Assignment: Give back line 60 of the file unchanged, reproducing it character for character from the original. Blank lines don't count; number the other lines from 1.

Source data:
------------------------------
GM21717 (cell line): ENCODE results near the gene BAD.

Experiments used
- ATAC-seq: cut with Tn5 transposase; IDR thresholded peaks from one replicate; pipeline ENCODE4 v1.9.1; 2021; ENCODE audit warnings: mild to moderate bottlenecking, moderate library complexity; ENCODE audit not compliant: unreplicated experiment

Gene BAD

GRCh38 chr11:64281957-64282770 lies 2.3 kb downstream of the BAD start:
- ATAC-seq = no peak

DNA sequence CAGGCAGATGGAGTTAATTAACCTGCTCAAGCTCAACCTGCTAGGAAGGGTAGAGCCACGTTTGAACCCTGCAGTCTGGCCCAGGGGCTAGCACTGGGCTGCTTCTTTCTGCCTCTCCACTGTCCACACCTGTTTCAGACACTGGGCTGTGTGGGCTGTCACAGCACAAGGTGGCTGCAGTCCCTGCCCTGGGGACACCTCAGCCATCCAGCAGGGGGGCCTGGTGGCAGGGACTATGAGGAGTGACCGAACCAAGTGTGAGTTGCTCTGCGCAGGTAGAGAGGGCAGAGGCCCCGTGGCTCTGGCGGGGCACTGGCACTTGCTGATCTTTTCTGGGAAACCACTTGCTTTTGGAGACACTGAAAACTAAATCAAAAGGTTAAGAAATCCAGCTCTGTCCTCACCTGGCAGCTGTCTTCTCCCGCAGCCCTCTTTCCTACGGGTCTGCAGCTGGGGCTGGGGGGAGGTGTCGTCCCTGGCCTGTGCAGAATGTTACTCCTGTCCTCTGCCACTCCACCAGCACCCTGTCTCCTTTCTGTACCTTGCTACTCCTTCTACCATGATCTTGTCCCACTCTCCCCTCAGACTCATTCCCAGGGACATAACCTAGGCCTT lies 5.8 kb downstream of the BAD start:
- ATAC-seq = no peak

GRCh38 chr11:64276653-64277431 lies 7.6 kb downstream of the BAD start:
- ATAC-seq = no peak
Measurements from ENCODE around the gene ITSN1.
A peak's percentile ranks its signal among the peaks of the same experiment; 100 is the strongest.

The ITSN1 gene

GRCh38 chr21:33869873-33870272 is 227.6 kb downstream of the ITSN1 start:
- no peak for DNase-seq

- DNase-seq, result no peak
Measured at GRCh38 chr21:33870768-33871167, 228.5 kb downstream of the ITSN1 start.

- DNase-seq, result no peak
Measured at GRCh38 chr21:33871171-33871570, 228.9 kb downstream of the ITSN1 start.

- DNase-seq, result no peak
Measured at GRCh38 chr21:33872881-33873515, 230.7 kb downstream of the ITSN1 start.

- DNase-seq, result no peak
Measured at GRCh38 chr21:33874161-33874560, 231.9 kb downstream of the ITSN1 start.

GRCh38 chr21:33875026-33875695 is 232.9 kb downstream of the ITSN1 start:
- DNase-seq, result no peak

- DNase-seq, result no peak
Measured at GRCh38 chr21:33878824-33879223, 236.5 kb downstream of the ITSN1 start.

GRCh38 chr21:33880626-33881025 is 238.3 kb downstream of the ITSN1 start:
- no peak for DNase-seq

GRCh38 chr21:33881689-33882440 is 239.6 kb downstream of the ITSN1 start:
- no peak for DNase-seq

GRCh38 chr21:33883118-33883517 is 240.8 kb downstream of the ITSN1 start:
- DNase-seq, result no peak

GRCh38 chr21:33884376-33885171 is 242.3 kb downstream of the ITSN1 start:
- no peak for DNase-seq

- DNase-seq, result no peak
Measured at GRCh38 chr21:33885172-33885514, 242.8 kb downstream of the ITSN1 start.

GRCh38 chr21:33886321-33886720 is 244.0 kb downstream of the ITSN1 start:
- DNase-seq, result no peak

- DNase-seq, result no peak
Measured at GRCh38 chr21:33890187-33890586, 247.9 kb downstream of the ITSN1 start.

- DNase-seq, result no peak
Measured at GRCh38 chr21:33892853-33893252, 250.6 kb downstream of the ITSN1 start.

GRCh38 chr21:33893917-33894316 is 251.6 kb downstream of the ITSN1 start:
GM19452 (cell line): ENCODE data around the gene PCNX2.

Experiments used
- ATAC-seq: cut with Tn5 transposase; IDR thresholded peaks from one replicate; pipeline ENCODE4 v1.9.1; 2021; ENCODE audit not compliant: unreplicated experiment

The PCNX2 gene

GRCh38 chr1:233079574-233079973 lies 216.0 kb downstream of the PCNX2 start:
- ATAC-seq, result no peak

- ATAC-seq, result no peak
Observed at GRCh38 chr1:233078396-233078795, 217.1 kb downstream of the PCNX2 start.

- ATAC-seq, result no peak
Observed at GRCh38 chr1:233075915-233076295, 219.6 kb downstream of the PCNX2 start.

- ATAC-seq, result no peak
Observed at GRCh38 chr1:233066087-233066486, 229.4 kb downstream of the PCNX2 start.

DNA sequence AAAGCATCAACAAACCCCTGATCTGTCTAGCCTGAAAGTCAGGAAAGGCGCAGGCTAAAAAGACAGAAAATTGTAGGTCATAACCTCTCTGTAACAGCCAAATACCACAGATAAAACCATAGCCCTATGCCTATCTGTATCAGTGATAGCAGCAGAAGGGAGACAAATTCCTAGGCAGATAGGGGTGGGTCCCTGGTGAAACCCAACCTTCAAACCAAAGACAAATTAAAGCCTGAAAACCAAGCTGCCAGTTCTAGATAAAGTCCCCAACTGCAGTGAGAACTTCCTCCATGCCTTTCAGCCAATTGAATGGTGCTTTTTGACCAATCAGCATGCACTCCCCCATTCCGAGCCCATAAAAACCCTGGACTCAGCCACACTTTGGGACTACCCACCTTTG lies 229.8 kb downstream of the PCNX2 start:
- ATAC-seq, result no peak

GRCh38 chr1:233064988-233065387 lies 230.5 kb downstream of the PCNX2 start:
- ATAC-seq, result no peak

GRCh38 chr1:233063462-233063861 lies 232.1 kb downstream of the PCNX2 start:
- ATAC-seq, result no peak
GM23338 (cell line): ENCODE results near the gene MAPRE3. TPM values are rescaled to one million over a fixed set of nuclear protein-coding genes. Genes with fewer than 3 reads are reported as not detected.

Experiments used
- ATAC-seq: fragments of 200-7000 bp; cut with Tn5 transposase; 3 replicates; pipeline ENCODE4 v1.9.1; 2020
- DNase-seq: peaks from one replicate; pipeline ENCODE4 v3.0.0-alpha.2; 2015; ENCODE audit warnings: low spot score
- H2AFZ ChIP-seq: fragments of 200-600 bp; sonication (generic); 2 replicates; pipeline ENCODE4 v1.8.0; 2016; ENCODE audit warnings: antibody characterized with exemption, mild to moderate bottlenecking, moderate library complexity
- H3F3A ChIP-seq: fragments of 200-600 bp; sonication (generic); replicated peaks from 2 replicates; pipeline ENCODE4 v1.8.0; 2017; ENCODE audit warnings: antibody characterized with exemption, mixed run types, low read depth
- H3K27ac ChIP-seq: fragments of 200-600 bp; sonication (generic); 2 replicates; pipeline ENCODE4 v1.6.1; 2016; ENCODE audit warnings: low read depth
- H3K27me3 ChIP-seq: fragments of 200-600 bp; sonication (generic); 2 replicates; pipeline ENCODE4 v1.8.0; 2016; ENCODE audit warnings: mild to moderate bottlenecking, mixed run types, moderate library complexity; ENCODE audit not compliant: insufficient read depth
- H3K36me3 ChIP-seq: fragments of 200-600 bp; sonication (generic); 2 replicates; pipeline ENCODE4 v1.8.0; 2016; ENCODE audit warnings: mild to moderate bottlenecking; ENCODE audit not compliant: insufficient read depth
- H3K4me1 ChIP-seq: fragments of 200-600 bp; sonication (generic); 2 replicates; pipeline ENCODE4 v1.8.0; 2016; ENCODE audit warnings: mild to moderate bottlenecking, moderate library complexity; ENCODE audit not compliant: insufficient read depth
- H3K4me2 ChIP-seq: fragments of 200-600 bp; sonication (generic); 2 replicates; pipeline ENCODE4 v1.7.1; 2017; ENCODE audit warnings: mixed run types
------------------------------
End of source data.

- ATAC-seq, result no peak